Today, the City Council voted unanimously to approve the $290 million Yesler Terrace redevelopment package, even as low-income housing activists and members of International District residents turned out in force, pleading with council members to delay the long-awaited vote.

The objections raised today by activists were not new. The Seattle Housing Coalition once again lobbied for more extremely-low-income housing and residents from neighboring International District repeatedly asked the council to delay the vote until the Seattle Housing Authority—which is orchestrating the rebuild—unilaterally committed to developing a Vietnamese cultural center.

“Once you approve this rezone, there is no leverage within the community to keep SHA at the table,” testified Quang Nguyen, speaking on behalf of the Friends of Little Saigon. "We ask you to delay this vote."

While council members were unwavering in their votes, they acknowledged that their proposal wasn't without flaws. "I understand your disappointment," council member Nick Licata said, calling the legislation package "the least bad decision that's available, considering that [federal] funding for anything else just isn't available."

Two weeks ago, council members passed over 20 amendments to address a slate of objections to the rebuild.

Still, today many people testified the council didn't push hard enough to accommodate the city's most vulnerable residents.

"This is a market-rate development scheme," John Fox, head of the Seattle Displacement Coalition, testified today. Fox presented the council with a letter signed by 80 community members who opposed the project. "It's robbing Peter to save Paul. It will mean more homelessness, longer waiting lists for public housing in this city."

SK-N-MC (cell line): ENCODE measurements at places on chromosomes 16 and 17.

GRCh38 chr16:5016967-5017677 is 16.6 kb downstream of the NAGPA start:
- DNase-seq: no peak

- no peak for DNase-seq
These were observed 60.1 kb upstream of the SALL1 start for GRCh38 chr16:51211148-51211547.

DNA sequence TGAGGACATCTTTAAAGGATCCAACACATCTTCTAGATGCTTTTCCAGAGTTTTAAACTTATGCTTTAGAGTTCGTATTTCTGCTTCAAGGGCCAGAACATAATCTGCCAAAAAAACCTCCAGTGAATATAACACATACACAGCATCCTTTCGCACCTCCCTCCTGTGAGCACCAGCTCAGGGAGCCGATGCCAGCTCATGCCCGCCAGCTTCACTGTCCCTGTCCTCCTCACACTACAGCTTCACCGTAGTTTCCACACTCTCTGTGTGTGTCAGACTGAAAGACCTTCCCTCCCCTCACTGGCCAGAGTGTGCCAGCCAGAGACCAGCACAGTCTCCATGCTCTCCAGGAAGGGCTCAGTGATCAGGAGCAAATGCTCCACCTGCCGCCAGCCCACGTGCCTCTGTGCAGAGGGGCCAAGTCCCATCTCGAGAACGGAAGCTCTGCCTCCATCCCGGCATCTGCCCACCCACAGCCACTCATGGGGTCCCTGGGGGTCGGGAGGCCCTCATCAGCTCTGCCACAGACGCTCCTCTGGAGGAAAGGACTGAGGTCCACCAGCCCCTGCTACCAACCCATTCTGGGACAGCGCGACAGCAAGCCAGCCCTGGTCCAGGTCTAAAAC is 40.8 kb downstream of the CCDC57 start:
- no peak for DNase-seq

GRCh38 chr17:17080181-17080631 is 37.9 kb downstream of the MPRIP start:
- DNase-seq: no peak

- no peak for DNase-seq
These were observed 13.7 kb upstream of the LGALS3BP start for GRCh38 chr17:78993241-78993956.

Fox has long criticized the Seattle Housing Authority for its plans to use grants and city Housing Levy funds to replace YT's 561 extremely low-income apartments with 5,000 mixed-income units—but only 661 units (tops) will serve the extremely low-income households that have historically comprised the area.

In response to the criticisms raised, city council members pointed out that:

· More than 1,100 new units of low-income and subsidized housing will be built, along with up to 661 units of extremely low-income housing.

· All current residents will receive relocation counseling in their own languages, and the costs of all on- and off-site moves will be covered.

· And all current YT residents will be guaranteed the right to return to new units at Yesler Terrace.

"We know there will be tremendous overturn in the neighborhood and that we will have to deal with the impacts," responded council member Richard Conlin. "We are not simply going to pass these ordinances and resolutions and walk away... we will work with SHA and the community to make this work as best as possible."

But moving forward, Licata urged activists to refocus their goals to "preserve the community as much as possible." As an example, Licata urged SHA to make a promise to keep Yesler Terrace "child friendly" by committing to relocating children with families back on site as quickly as possible.

"Without community, you're just building buildings," he said.